previous next

DINOGETIA (Bisericuţa-Garvăn) Dobrudja, Romania.

In the NW corner of the Dobrudja, about 8 km SE of Galaţi. Earlier a Geto-Dacian settlement, it was conquered by the Romans and changed into a boundary fortress. Ptolemy (3.8.2) places it on the left bank of the Danube (near the mouth of the Siret), while the Antonine Itinerary (225.5) places it on the right bank, between Arrubium and Noviodunum. Apparently an earlier Roman site of the same name was transferred from the more exposed left bank of the river in the vicinity to the later site on the right bank of a small rocky island in the Danube marshes. It is mentioned by Notitia dignitatum (39.24).

Thoroughly rebuilt by Diocletian, the fortress continued to play an outstanding role during the reign of Constantine the Great, as well as under his successors. The last important structures, after the crisis of the 5th c., were undertaken by Anastasius and Justinian. In 559, it was burnt down during the attack of the Kotrigurs led by Zabergan. After this invasion the site continued to the end of the 6th c., but never again flourished.

Archaeological excavations have uncovered the circuit wall and the towers, as well as a number of buildings within and outside the limits of the precinct. These ruins were heavily damaged by a feudal site built over the Roman one.

The higher part of the island, an irregularly shaped plateau of ca. 10,000 sq. m, was protected by the circuit wall (ca. 3 m wide) erected under Diocletian. Fourteen horseshoe-shaped towers increased the defensive capacity of the fortification.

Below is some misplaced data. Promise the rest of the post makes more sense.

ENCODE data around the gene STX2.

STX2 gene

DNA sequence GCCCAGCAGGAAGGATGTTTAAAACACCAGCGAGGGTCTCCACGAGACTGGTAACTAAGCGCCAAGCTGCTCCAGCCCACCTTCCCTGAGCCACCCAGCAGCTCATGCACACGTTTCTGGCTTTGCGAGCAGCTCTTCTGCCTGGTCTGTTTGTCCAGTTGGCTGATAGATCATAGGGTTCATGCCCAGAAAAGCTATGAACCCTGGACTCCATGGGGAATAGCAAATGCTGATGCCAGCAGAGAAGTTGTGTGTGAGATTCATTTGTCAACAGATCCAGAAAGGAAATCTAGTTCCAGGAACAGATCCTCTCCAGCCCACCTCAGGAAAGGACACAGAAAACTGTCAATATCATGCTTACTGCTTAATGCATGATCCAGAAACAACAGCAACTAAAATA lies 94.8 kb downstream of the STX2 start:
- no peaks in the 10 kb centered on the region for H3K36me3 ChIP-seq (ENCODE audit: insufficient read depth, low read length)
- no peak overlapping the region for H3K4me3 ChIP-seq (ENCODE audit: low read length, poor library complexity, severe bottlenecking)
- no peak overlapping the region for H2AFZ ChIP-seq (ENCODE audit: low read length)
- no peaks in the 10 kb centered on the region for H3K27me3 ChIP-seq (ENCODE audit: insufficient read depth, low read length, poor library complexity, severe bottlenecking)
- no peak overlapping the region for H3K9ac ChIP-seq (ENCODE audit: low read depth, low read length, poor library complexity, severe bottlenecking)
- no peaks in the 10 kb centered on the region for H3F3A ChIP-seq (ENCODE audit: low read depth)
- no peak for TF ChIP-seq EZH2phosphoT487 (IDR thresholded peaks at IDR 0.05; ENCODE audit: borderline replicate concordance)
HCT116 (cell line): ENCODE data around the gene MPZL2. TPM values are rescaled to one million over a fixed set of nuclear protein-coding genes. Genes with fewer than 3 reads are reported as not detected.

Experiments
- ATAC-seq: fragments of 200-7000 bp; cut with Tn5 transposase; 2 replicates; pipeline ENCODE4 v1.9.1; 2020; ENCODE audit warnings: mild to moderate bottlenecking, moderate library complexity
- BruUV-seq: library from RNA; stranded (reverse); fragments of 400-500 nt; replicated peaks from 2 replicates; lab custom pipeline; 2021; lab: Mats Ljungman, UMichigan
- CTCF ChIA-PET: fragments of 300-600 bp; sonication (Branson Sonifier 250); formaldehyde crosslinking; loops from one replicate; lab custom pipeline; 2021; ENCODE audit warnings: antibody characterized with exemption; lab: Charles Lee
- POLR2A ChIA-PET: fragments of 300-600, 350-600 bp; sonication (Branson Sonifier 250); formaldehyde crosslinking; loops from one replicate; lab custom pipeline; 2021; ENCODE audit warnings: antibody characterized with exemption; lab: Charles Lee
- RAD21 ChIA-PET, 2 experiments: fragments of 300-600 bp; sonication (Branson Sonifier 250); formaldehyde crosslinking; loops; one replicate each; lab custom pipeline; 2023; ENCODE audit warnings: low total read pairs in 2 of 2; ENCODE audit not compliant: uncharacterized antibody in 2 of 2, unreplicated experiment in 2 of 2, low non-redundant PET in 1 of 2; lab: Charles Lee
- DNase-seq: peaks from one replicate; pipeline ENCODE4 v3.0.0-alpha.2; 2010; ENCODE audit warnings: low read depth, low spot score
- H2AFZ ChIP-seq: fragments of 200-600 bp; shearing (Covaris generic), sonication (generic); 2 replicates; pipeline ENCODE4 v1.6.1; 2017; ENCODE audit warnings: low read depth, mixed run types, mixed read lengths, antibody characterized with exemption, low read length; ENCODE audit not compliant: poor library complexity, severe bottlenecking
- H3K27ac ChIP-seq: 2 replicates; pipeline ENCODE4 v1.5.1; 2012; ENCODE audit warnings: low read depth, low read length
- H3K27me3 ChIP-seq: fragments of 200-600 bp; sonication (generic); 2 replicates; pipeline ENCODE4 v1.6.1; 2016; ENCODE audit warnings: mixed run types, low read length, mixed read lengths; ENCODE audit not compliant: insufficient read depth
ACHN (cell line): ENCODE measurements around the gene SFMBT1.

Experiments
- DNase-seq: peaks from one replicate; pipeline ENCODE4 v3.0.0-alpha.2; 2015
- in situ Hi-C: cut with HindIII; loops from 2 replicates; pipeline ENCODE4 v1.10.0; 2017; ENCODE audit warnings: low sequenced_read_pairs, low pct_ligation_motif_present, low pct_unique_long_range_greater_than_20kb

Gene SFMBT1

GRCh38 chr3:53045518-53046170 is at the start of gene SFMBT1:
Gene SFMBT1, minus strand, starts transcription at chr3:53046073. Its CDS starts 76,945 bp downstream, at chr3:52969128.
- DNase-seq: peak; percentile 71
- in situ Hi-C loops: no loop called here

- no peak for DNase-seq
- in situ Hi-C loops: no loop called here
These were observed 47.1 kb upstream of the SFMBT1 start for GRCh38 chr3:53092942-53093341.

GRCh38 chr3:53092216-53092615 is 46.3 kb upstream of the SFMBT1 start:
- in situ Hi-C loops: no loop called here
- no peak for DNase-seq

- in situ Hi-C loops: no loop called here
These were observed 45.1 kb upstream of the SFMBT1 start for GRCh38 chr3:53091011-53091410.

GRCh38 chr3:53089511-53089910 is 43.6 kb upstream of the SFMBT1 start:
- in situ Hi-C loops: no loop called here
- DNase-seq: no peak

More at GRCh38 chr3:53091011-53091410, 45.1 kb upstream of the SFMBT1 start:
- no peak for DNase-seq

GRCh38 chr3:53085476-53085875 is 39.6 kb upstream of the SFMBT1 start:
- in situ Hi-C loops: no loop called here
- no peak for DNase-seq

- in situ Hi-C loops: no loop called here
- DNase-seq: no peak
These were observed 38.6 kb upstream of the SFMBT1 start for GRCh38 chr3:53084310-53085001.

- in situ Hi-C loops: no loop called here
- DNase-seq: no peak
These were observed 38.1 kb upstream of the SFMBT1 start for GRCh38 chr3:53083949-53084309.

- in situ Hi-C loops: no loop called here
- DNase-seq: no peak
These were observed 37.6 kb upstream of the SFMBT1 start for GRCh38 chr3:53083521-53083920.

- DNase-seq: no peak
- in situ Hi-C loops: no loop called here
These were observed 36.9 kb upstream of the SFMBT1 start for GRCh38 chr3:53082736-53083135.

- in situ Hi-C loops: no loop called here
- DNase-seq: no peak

The walls were made of local stone, alternating with horizontal rows of brick. The main gate of the fortress was in the middle of the S side of the circuit wall. Two smaller gates were placed on the W and N sides. The limited area of the fortress was crowded with buildings, separated by narrow streets. The praetorium, built in the same technique as the circuit wall, was near the center of the citadel. The ruins of a large house, possibly belonging to a local aristocrat, were discovered in the vicinity of the praetorium to the E. In the SW angle of the fortress a basilica, built in the 4th c., was renovated by Anastasius (several stamped bricks, carrying the name of the emperor were found among its remains and in its pavement). Other large public buildings have not yet been completely unearthed. The ruins of a Roman bath (4th c.) were brought to light outside the precinct (ca. 100 m to SE).

Some of the small finds include bricks with the stamps of the Legio V Macedonica, Cohors I Cilicum, Cohors II Mattiacorum, cl. Fl. Moesica (2d c.) and Legio I Iovia (4th c.). A bronze balance carries an inscription with the name of Flavios Gerontios, great eparchos (praefectus) of Constantinople, during the reign of Justinian.


G. Ştefan, “Dinogetia, I,” Dacia 7-8 (1937-40) 401-25; id., “O balanţă romană din sec. VI e.n. descoperită în Dobrogea,” Studii şi cercetări de istorie veche, I (1950) 152-62; id., “La legio I Iovia et la défense de la frontière danubienne au IVe siècle de notre ère,” Nouvelles études d'histoire, (1955) 339-46; id., “Un miliario dell'epoca di Diocleziano scoperto a Garvăn (Dinogetia),” Dacia, NS 1 (1957) 221-27; id., “Dinogetia. A problem of ancient topography,” Dacia, NS 2 (1958) 317-29; id. et al., Dinogetia, (1967); I. Barnea, “L'incendie de la cité de Dinogetia au VIe siècle,” Dacia, NS 10 (1966) 237-59; id., “Les Thermes de Dinogetia,” Dacia, NS 11 (1967) 225-52; id., Dinogetia (2d ed. 1969).


hide Display Preferences
Greek Display:
Arabic Display:
View by Default:
Browse Bar: